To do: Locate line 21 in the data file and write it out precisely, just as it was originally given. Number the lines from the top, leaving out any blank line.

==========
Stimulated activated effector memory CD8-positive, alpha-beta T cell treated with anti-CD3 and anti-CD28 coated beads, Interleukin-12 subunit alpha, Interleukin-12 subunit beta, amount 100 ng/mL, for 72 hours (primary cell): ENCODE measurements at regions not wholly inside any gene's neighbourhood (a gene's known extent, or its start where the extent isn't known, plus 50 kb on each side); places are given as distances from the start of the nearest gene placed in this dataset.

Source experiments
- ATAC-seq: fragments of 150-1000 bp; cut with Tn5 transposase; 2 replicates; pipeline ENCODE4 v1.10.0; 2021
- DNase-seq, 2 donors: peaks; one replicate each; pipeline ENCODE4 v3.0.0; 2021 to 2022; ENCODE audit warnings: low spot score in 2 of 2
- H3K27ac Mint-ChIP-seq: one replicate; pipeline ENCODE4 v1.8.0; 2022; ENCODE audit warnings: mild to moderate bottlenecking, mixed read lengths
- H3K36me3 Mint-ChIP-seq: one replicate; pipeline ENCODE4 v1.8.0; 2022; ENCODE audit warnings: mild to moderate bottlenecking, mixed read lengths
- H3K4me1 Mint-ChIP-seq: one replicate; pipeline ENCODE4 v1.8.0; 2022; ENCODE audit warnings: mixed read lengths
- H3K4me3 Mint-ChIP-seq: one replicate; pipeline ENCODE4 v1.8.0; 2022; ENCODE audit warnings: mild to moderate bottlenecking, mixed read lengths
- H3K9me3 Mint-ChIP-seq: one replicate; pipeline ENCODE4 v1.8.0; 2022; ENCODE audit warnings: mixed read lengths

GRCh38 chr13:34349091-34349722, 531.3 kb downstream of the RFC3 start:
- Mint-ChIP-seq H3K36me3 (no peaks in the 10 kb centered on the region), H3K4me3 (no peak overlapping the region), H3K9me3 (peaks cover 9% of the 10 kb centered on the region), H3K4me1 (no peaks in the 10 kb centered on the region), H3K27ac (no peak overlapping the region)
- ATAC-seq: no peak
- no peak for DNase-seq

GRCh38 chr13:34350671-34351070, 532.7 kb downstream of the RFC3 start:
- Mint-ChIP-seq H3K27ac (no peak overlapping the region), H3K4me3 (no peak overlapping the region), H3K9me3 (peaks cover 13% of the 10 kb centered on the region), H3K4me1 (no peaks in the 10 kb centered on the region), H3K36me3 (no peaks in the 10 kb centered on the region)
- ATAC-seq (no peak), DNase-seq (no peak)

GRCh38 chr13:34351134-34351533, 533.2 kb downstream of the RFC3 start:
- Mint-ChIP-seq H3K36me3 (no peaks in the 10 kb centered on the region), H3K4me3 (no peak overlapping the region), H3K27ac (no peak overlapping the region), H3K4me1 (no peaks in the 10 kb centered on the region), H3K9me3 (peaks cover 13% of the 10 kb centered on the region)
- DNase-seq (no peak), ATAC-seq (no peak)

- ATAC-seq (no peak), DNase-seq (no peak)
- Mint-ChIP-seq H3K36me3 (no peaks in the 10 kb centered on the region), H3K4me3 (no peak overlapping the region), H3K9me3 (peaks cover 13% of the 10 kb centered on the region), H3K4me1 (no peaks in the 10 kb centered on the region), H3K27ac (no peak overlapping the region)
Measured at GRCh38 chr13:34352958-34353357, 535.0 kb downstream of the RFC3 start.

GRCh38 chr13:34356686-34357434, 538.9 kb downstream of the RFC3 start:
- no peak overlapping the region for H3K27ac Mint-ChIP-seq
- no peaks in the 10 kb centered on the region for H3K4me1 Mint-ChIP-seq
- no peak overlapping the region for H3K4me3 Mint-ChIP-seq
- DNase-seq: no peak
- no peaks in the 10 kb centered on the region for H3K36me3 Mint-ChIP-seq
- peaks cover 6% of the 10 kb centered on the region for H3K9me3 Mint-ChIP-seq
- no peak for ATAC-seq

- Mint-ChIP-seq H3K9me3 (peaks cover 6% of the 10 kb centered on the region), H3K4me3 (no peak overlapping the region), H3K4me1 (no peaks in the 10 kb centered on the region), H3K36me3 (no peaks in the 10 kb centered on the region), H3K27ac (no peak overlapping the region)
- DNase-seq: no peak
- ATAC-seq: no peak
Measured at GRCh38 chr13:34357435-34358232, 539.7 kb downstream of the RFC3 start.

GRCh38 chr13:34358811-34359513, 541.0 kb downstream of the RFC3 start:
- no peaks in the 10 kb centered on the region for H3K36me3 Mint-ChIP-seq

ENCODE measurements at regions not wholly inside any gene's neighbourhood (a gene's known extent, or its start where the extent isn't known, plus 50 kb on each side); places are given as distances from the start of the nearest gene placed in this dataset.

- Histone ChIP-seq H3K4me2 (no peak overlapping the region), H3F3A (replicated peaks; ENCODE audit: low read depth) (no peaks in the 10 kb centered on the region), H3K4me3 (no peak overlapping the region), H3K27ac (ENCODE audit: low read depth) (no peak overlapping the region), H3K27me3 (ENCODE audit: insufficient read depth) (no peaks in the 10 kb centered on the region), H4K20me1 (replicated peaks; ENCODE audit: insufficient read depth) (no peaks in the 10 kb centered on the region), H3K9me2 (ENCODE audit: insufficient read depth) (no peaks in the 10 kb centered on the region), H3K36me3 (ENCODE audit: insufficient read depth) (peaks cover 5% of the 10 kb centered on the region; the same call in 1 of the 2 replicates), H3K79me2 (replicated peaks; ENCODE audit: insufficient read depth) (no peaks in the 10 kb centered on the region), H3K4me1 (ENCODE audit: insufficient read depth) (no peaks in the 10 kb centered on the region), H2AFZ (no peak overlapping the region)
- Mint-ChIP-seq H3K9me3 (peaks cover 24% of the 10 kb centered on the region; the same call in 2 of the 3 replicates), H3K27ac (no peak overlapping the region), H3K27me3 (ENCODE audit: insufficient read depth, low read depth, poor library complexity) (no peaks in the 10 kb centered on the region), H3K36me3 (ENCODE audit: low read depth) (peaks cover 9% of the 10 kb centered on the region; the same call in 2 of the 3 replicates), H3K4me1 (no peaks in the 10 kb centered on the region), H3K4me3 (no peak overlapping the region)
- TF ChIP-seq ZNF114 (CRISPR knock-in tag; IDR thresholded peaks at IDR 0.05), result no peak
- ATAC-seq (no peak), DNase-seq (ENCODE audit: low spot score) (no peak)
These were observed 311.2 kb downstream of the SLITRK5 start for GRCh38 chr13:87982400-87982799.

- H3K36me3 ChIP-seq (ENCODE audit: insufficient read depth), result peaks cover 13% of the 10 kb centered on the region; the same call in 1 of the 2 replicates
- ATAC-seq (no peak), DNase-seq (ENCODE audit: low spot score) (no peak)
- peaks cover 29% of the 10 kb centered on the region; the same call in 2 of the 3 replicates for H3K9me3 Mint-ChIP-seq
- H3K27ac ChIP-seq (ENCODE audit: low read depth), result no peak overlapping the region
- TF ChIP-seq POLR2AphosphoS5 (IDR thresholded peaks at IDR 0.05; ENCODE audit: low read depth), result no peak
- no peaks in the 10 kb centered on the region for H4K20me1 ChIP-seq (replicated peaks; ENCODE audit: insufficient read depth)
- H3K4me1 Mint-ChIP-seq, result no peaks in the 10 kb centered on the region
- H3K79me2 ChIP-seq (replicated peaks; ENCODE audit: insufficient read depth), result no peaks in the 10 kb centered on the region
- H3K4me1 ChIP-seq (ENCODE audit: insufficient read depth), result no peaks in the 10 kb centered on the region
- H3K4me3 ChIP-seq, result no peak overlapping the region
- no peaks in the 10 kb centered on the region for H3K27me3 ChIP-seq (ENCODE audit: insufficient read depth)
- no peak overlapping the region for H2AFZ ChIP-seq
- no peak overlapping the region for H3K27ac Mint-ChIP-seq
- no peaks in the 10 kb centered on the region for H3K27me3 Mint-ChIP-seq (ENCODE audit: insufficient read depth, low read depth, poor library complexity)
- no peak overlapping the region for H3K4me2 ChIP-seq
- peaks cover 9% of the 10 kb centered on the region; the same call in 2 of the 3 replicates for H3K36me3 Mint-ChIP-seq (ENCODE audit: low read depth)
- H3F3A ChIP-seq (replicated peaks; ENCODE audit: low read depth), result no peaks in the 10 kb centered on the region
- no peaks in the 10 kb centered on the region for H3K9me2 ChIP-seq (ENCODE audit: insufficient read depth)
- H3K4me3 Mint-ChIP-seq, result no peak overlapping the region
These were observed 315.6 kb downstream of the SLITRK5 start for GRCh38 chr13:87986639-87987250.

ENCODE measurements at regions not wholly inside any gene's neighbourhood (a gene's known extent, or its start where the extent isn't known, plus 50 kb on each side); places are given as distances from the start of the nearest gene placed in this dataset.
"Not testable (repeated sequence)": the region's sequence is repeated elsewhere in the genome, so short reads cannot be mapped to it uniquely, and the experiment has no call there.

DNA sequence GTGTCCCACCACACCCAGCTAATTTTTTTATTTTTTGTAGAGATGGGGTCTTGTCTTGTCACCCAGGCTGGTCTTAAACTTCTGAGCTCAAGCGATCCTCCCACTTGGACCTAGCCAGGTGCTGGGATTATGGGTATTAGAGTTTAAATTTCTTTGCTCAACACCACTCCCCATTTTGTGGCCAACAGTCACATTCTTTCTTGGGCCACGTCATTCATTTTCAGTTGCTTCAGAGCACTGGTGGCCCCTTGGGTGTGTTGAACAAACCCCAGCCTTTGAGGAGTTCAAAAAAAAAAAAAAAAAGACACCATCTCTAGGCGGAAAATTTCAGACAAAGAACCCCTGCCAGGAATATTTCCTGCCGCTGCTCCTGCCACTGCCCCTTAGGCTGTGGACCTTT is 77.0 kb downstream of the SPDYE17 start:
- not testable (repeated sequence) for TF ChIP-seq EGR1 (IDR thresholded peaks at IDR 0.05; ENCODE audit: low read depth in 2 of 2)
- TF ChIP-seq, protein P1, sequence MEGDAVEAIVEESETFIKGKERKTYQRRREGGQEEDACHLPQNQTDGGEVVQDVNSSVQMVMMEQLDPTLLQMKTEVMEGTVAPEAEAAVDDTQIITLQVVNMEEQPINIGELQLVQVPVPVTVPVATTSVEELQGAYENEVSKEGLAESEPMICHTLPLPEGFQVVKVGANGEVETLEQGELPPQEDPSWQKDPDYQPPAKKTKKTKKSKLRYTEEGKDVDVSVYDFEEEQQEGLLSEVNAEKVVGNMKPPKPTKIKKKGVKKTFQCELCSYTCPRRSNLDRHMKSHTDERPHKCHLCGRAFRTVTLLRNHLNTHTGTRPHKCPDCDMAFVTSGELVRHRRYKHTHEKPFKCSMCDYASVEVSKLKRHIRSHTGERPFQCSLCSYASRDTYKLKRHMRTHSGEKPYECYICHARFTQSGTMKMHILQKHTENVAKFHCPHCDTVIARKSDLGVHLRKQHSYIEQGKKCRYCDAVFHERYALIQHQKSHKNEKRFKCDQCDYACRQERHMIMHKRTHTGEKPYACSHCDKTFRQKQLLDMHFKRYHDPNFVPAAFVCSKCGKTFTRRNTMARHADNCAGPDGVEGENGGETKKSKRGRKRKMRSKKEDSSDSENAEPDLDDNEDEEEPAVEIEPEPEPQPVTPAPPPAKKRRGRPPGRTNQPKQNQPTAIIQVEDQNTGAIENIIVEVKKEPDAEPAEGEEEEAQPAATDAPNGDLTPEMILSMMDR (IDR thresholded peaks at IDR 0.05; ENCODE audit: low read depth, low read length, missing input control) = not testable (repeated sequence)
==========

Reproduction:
- Mint-ChIP-seq H3K36me3 (no peaks in the 10 kb centered on the region), H3K4me3 (no peak overlapping the region), H3K9me3 (peaks cover 13% of the 10 kb centered on the region), H3K4me1 (no peaks in the 10 kb centered on the region), H3K27ac (no peak overlapping the region)